London, England, United Kingdom
Victoria and Albert Museum
About hegira 676 / AD 1277–8
Height 50 cm, diameter 97 cm
A large marble fountain-basin. The basin is basically a large hemisphere supported on a short foot and topped with a 12-sided rim, one side of which is blank and another of which has a section cut out to support the channel which brought water. Eleven of the sides carry an inscription giving the name and titles of the Ayyubid governor of Hama, al-Malik al-Mansur Muhammad ibn al-Muzaffar Mahmud ibn Muhammad ibn ‘Umar ibn Shahanshah ibn ‘Ayyub (also known by his shorter title of Mansur II Muhammad), who ruled from AH 641–83 / AD 1244–84. The exterior of the basin is carved with a bold design of two interlacing arabesque designs, each repeated six times in alternation and set off against a background of smaller floral decoration. Such a fine basin would probably have been placed in a prominent public mosque to serve the needs of congregants and to proclaim the glory of the ruler.View Short Description
A large marble basin for ablutions, carved on the exterior with prominent interlacing arabesque designs. The 12-sided rim is inscribed with the name and titles of the patron, the governor of Hama. Thus the basin served both the ritual needs of the community and the governor’s public image.
The inscription gives the date 676 / 1277–8.
Purchased by the Museum in 1903.
The basin is inscribed with the name and titles of the Ayyubid governor in whose honour this object was made (see description above).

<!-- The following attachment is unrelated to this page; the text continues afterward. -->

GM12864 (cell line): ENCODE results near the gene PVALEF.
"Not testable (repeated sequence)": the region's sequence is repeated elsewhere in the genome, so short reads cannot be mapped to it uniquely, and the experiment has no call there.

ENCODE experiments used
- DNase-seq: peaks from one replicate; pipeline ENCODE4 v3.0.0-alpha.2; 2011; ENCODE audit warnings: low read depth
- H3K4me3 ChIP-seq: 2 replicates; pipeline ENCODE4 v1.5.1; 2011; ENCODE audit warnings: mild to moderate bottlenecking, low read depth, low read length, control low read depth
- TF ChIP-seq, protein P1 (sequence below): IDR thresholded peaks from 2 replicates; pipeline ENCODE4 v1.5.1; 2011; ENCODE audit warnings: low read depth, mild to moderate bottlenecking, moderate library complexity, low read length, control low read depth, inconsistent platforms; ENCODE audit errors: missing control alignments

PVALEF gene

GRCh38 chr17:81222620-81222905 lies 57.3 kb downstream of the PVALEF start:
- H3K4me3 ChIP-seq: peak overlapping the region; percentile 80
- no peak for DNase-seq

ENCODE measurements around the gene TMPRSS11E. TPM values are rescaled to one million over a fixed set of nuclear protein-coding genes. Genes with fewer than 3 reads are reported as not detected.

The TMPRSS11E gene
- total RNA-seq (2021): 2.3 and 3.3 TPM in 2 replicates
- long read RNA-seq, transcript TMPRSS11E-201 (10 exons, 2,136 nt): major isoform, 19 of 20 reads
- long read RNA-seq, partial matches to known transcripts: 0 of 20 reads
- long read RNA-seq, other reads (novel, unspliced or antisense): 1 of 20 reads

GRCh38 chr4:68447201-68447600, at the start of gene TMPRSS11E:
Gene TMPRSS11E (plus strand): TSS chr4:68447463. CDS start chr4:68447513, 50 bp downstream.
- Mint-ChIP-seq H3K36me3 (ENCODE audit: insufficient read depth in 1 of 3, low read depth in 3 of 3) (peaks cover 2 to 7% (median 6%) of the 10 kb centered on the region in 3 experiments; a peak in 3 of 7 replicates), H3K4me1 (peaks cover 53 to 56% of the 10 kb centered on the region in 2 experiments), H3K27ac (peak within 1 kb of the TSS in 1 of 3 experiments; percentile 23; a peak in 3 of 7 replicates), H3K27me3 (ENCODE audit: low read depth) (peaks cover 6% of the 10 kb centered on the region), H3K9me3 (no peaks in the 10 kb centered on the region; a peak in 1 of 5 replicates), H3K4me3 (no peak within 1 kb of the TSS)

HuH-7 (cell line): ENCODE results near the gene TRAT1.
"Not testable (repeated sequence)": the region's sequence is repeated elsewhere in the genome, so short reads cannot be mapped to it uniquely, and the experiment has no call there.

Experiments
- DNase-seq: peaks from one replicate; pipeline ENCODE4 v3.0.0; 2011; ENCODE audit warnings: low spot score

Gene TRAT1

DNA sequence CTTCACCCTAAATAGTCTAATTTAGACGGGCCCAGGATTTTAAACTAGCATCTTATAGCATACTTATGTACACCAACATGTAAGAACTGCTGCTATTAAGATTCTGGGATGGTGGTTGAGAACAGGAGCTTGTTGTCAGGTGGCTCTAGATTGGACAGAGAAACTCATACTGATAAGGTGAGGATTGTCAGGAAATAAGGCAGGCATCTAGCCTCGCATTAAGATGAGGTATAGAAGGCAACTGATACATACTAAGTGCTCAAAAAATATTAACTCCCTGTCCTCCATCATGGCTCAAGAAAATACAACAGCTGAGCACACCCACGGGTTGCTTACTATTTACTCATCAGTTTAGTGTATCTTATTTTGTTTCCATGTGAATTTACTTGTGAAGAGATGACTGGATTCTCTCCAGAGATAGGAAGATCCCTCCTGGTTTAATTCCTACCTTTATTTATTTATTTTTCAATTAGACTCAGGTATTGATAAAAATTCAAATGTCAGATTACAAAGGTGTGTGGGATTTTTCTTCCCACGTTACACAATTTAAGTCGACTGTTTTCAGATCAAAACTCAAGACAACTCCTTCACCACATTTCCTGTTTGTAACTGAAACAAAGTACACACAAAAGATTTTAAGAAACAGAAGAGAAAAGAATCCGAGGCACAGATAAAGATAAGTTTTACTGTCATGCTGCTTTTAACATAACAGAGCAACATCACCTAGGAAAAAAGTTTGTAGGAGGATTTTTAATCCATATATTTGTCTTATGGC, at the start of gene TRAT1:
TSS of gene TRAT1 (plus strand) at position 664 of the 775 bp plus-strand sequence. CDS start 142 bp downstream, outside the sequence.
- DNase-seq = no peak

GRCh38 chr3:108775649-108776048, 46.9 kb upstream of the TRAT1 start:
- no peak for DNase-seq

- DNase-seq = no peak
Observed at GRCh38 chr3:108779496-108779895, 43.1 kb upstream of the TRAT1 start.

Ayers, J., Oriental Art in the Victoria and Albert Museum, London, 1983, p.111.
Barry Wood "Basin" in Discover Islamic Art, Museum With No Frontiers, 2018. http://www.discoverislamicart.org/database_item.php?id=object;ISL;uk;Mus02;9;en
Prepared by: Barry WoodBarry Wood
Barry Wood is Curator (Islamic Gallery Project) in the Asian Department of the Victoria and Albert Museum in London. He studied history of art at Johns Hopkins University and history of Islamic art and architecture at Harvard University, from where he obtained his Ph.D. in 2002. He has taught at Harvard, Eastern Mediterranean University, the School of Oriental and African Studies, and the Courtauld Institute of Art. He has also worked at the Harvard University Art Museums and the Walters Art Museum in Baltimore. He has published on topics ranging from Persian manuscripts to the history of exhibitions.
Copyedited by: Mandi Gomez
MWNF Working Number: UK2 09
Islamic Dynasties / Period
On display in
Discover Islamic Art Exhibition(s)Water | Water Usage: Drinking and Washing Echoes of Paradise: the Garden and Flora in Islamic Art | Flora and Arabesques: Visions of Eternity and Divine Unity
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